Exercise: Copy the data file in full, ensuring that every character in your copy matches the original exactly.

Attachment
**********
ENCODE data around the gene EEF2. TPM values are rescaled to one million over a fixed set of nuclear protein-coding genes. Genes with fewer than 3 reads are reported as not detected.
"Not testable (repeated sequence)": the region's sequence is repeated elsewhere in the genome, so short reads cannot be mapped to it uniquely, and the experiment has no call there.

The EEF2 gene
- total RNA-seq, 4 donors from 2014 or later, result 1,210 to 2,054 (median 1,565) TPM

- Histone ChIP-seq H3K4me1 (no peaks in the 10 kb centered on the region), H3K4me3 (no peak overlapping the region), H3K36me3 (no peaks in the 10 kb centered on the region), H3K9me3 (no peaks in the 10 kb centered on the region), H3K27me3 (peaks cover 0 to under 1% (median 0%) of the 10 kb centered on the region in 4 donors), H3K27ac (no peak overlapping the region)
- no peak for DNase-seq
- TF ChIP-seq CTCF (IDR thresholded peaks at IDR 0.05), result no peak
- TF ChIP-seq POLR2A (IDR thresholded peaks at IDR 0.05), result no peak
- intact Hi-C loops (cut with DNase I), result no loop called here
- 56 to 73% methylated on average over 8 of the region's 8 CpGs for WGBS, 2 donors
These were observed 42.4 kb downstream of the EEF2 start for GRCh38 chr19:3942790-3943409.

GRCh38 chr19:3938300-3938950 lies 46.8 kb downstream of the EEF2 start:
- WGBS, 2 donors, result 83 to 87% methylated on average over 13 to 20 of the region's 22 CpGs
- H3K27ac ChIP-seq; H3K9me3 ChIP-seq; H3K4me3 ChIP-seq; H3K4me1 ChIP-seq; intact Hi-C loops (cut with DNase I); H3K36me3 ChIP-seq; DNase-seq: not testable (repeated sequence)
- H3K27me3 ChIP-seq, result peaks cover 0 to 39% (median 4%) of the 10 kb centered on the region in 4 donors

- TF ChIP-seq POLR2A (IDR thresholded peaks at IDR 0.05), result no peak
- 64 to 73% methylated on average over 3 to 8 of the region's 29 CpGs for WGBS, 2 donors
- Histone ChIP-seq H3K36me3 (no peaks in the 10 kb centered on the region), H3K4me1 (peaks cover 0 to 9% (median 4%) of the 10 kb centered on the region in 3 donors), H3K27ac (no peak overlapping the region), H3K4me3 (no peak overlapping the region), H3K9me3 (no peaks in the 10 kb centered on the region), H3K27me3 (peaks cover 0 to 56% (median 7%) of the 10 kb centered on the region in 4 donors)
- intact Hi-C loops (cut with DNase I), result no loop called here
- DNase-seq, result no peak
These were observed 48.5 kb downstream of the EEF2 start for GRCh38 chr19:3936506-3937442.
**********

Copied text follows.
ENCODE data around the gene EEF2. TPM values are rescaled to one million over a fixed set of nuclear protein-coding genes. Genes with fewer than 3 reads are reported as not detected.
"Not testable (repeated sequence)": the region's sequence is repeated elsewhere in the genome, so short reads cannot be mapped to it uniquely, and the experiment has no call there.

The EEF2 gene
- total RNA-seq, 4 donors from 2014 or later, result 1,210 to 2,054 (median 1,565) TPM

- Histone ChIP-seq H3K4me1 (no peaks in the 10 kb centered on the region), H3K4me3 (no peak overlapping the region), H3K36me3 (no peaks in the 10 kb centered on the region), H3K9me3 (no peaks in the 10 kb centered on the region), H3K27me3 (peaks cover 0 to under 1% (median 0%) of the 10 kb centered on the region in 4 donors), H3K27ac (no peak overlapping the region)
- no peak for DNase-seq
- TF ChIP-seq CTCF (IDR thresholded peaks at IDR 0.05), result no peak
- TF ChIP-seq POLR2A (IDR thresholded peaks at IDR 0.05), result no peak
- intact Hi-C loops (cut with DNase I), result no loop called here
- 56 to 73% methylated on average over 8 of the region's 8 CpGs for WGBS, 2 donors
These were observed 42.4 kb downstream of the EEF2 start for GRCh38 chr19:3942790-3943409.

GRCh38 chr19:3938300-3938950 lies 46.8 kb downstream of the EEF2 start:
- WGBS, 2 donors, result 83 to 87% methylated on average over 13 to 20 of the region's 22 CpGs
- H3K27ac ChIP-seq; H3K9me3 ChIP-seq; H3K4me3 ChIP-seq; H3K4me1 ChIP-seq; intact Hi-C loops (cut with DNase I); H3K36me3 ChIP-seq; DNase-seq: not testable (repeated sequence)
- H3K27me3 ChIP-seq, result peaks cover 0 to 39% (median 4%) of the 10 kb centered on the region in 4 donors

- TF ChIP-seq POLR2A (IDR thresholded peaks at IDR 0.05), result no peak
- 64 to 73% methylated on average over 3 to 8 of the region's 29 CpGs for WGBS, 2 donors
- Histone ChIP-seq H3K36me3 (no peaks in the 10 kb centered on the region), H3K4me1 (peaks cover 0 to 9% (median 4%) of the 10 kb centered on the region in 3 donors), H3K27ac (no peak overlapping the region), H3K4me3 (no peak overlapping the region), H3K9me3 (no peaks in the 10 kb centered on the region), H3K27me3 (peaks cover 0 to 56% (median 7%) of the 10 kb centered on the region in 4 donors)
- intact Hi-C loops (cut with DNase I), result no loop called here
- DNase-seq, result no peak
These were observed 48.5 kb downstream of the EEF2 start for GRCh38 chr19:3936506-3937442.